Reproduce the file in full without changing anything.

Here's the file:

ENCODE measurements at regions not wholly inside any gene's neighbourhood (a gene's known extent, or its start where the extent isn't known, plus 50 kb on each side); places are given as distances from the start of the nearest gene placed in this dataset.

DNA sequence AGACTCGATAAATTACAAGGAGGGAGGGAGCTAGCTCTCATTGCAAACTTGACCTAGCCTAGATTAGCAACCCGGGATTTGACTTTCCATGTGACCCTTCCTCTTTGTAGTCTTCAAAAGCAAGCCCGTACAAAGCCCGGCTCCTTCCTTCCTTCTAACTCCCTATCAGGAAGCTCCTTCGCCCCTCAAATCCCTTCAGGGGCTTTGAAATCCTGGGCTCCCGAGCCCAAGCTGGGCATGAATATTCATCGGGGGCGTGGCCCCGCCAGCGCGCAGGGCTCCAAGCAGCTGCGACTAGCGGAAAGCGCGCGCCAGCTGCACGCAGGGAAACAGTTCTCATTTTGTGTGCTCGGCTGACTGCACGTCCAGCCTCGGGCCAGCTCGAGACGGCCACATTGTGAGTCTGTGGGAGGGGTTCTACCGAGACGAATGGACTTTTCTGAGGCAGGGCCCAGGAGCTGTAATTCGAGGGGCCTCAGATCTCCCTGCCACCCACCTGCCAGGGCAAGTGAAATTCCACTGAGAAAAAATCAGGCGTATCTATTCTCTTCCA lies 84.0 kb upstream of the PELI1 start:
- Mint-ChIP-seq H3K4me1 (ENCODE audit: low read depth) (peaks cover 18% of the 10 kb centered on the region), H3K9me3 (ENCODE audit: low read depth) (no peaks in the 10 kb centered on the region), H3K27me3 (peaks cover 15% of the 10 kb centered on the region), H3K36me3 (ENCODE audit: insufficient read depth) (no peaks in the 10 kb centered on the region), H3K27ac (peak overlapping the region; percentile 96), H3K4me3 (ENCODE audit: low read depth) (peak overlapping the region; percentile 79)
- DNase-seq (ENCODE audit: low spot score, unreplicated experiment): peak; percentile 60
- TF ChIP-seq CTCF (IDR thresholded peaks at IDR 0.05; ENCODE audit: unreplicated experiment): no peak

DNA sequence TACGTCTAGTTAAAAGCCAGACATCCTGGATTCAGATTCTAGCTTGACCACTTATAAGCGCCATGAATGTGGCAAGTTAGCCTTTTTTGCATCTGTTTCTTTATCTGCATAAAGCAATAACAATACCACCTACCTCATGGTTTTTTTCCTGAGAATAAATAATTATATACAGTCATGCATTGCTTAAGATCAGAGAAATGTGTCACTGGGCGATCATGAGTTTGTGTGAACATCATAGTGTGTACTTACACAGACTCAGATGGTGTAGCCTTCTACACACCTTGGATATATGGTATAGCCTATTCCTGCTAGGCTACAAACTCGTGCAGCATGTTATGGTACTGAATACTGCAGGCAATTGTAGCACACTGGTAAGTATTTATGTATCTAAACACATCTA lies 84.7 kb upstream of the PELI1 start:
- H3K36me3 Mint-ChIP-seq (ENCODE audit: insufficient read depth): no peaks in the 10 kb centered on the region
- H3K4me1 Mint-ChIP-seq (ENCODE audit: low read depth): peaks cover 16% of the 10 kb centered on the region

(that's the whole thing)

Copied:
ENCODE measurements at regions not wholly inside any gene's neighbourhood (a gene's known extent, or its start where the extent isn't known, plus 50 kb on each side); places are given as distances from the start of the nearest gene placed in this dataset.

DNA sequence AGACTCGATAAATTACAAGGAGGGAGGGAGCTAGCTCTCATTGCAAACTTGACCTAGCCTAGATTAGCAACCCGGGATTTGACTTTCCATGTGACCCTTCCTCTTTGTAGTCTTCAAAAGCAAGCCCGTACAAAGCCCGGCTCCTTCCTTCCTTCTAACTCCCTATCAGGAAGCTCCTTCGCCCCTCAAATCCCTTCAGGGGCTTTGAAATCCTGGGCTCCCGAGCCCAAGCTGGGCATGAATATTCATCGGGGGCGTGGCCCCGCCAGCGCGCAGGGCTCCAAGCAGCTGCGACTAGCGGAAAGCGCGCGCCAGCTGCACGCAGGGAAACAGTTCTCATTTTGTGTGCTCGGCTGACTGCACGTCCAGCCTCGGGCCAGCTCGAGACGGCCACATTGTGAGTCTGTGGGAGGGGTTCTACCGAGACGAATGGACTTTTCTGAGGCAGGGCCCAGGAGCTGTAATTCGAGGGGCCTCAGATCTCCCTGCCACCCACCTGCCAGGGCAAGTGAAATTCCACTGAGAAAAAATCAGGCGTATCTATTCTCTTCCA lies 84.0 kb upstream of the PELI1 start:
- Mint-ChIP-seq H3K4me1 (ENCODE audit: low read depth) (peaks cover 18% of the 10 kb centered on the region), H3K9me3 (ENCODE audit: low read depth) (no peaks in the 10 kb centered on the region), H3K27me3 (peaks cover 15% of the 10 kb centered on the region), H3K36me3 (ENCODE audit: insufficient read depth) (no peaks in the 10 kb centered on the region), H3K27ac (peak overlapping the region; percentile 96), H3K4me3 (ENCODE audit: low read depth) (peak overlapping the region; percentile 79)
- DNase-seq (ENCODE audit: low spot score, unreplicated experiment): peak; percentile 60
- TF ChIP-seq CTCF (IDR thresholded peaks at IDR 0.05; ENCODE audit: unreplicated experiment): no peak

DNA sequence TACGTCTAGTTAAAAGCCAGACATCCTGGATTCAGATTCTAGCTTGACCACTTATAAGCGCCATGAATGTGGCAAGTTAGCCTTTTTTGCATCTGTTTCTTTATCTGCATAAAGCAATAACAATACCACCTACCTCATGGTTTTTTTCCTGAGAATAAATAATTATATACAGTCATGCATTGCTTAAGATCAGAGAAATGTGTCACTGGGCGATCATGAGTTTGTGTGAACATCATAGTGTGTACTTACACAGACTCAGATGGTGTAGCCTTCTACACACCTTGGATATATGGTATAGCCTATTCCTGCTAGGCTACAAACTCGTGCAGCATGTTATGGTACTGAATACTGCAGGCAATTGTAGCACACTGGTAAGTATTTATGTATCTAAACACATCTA lies 84.7 kb upstream of the PELI1 start:
- H3K36me3 Mint-ChIP-seq (ENCODE audit: insufficient read depth): no peaks in the 10 kb centered on the region
- H3K4me1 Mint-ChIP-seq (ENCODE audit: low read depth): peaks cover 16% of the 10 kb centered on the region